When the Irish bishops or papal nuncio were questioned on the priests’ situation, “they say that they are helpless to intervene and that it is strictly a matter for our religious superiors, even though there is clear documentary evidence to show that our superiors acted always under orders from the CDF.”

Fr Flannery hoped, in light of Pope Francis’s proposed visit to Ireland, “ that our situations might be looked at in a new and more just fashion.” He concluded by expressing “great respect, and appreciation for all you are doing to renew our church. ”
Complete Article HERE!

11/30/16

Man denied singing at grandmother’s funeral because of ‘gay lifestyle’

By


 
A man from Indiana said a priest told him he wasn’t allowed to sing at his grandmother’s funeral because he attended a gay pride rally. The whole thing stemmed from a picture shared on Conner Hakes Facebook page, which was uploaded by a friend last year.

Hakes said he and his family have been longtime members of St. Mary’s of the Assumption Catholic Church in Decatur. His grandmother lived nearby, and generations before her have been a part of this church.

So when his Grandmother passed away last Monday, Hakes contacted the church Tuesday to get permission to sing at her funeral. Father Bob J. Lengerich denied that request, concerned that he was His concern was living a same-sex life and openly advocating for LGBT rights.

“This Priest had judged me and really formed an opinion about me without ever communicating with me,” said Hakes.

Hakes maintains that Lengerich never came to him to discuss if he was participating in a gay lifestyle or not, and said he sang numerous times for the congregation previously.

However, a letter states that if Hakes were to sing at the funeral, that would scandalize the church and the congregation. The letter goes on to say that any person who serves in the church or as a representative of the church must uphold the church’s values.

“This was coming from a man, a priest out of my home Parish that I have always felt very loved and welcomed in,” said Hakes. “All of he sudden I felt very ostracized.”

The letter explained that Catholic Church forbids people who defy the rules of the church, including people who are divorced and remarried without having the marriage annulled, those who support abortion rights, and openly participate in unchaste same-sex relationships.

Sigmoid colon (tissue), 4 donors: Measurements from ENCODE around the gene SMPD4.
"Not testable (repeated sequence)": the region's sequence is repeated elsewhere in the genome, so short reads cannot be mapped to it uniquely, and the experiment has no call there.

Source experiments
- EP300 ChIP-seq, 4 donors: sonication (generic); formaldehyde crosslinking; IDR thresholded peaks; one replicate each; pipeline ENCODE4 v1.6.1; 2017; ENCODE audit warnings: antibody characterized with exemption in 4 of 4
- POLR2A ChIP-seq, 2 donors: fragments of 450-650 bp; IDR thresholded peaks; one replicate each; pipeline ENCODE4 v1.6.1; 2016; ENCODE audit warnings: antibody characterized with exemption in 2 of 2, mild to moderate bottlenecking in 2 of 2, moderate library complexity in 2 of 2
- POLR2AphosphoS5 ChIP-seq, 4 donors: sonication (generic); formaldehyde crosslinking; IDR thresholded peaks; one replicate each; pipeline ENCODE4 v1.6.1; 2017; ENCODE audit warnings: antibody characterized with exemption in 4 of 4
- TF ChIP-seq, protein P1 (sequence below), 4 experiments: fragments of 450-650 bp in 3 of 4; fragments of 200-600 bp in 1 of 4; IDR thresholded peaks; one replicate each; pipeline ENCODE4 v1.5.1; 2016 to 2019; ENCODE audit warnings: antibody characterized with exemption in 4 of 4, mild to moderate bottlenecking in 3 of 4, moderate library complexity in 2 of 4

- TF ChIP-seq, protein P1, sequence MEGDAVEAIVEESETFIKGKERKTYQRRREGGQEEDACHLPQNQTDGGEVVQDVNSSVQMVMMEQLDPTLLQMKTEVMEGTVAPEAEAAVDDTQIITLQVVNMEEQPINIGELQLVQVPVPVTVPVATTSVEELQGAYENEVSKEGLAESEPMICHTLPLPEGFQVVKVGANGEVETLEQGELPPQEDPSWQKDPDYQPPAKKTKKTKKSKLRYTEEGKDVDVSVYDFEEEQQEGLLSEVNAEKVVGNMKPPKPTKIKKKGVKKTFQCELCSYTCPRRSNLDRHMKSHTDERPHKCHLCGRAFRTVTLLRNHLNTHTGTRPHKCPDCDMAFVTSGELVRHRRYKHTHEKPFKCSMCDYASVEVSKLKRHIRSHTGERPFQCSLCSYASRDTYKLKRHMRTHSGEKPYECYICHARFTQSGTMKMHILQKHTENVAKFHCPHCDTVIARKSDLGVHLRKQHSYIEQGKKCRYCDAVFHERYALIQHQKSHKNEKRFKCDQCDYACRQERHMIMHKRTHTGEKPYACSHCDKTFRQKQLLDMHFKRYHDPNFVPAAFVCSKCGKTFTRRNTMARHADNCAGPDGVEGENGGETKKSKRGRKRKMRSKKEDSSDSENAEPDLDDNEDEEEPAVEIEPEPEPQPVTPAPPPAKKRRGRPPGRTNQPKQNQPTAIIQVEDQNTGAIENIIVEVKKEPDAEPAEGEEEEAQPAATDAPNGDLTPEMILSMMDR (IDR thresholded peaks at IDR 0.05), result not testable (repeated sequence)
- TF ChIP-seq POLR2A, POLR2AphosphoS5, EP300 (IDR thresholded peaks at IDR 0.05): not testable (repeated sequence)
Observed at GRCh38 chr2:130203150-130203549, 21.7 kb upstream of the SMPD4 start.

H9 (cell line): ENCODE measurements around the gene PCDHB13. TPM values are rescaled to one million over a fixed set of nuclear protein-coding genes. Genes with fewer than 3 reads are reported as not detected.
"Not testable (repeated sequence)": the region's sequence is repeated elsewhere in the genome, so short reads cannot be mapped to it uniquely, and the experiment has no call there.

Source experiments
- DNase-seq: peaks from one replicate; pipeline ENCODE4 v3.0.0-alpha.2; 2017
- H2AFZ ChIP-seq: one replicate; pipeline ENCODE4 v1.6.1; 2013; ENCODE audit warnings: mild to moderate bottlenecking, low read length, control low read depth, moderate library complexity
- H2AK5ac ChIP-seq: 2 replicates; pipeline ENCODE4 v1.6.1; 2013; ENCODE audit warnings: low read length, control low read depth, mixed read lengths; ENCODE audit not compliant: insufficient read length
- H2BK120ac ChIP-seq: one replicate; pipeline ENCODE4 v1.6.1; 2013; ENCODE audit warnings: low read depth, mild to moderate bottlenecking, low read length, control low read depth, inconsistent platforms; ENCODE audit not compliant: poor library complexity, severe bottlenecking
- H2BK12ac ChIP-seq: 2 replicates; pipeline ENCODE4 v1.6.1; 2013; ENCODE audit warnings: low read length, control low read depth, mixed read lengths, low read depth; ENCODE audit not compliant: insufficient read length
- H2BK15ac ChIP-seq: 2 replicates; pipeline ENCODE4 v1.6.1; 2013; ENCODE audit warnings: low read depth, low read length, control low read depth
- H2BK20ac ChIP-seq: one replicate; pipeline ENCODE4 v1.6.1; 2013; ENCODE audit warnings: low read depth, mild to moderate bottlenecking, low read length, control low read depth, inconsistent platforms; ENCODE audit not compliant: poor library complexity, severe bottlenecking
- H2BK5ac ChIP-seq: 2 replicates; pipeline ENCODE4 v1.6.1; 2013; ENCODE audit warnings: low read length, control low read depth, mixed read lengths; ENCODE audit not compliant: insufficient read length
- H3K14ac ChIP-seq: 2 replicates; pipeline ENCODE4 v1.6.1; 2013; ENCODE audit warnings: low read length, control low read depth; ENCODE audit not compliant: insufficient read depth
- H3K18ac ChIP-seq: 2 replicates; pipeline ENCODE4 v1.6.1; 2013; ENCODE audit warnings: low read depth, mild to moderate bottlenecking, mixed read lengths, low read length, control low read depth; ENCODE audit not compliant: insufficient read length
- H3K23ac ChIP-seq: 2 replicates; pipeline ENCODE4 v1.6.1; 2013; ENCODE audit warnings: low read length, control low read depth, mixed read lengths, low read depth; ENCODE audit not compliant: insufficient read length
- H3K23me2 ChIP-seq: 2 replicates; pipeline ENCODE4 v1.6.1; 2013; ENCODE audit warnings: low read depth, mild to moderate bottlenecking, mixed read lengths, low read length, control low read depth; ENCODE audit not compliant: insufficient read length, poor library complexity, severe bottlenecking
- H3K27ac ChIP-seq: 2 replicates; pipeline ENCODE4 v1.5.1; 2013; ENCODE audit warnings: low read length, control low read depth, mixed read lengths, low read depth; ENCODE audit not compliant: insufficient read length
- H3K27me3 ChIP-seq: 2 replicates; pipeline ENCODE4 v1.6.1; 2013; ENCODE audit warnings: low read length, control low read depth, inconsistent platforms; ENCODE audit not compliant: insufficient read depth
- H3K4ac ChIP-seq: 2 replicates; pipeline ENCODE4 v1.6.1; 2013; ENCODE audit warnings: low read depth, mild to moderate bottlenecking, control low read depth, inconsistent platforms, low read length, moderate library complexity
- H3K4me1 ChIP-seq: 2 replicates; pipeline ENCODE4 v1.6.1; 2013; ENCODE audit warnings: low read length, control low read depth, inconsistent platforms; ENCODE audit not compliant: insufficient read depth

Lengerich said that Hakes is allowed to honor his grandmother with a tribute song, only if it is outside of the Mass and outside of the church.

“It was very clear to me that he was very set in his mindset,” said Hakes. “He did not want me to participate in my grandmothers funeral.”

me thinks she doth protest too much...Father Bob J. Lengerich

me thinks she doth protest too much…Father Bob J. Lengerich

Hakes took his frustration to social media; posting the letter and condemning it’s message. It was shared nearly 850 times with more than 420 comments. Hakes said he doesn’t blame the church members for what happened, but he prays that Father Lengerich will change his ways.

“I pray honestly for the softening of his heart and that he becomes a better leader for the Catholic Church,” he said.

In the meantime, St. Mary’s Parish issued this statement:

Having become aware of the painful situation at Saint Mary’s Parish in Decatur, the diocese is working on fostering healing and reconciliation between the pastor and the Hakes family. We encourage all to move forward with genuine Christian love and mercy and with respect and prayer for one another.”

Hakes and his family has filed a formal complaint with leaders of the Diocese. His family is planning to meet with leaders there.

Complete Article HERE!

11/28/16

Trump, White U.S. Catholicism, and the Fate of God’s Creation

By Marian Ronan

001

In a blog posted soon after the presidential election, I argued that the U.S. Conference of Catholic Bishops colluded in the election of Donald Trump to the U.S. presidency. But that’s not all there is to Catholic collusion in the Trump phenomenon, not by a long shot.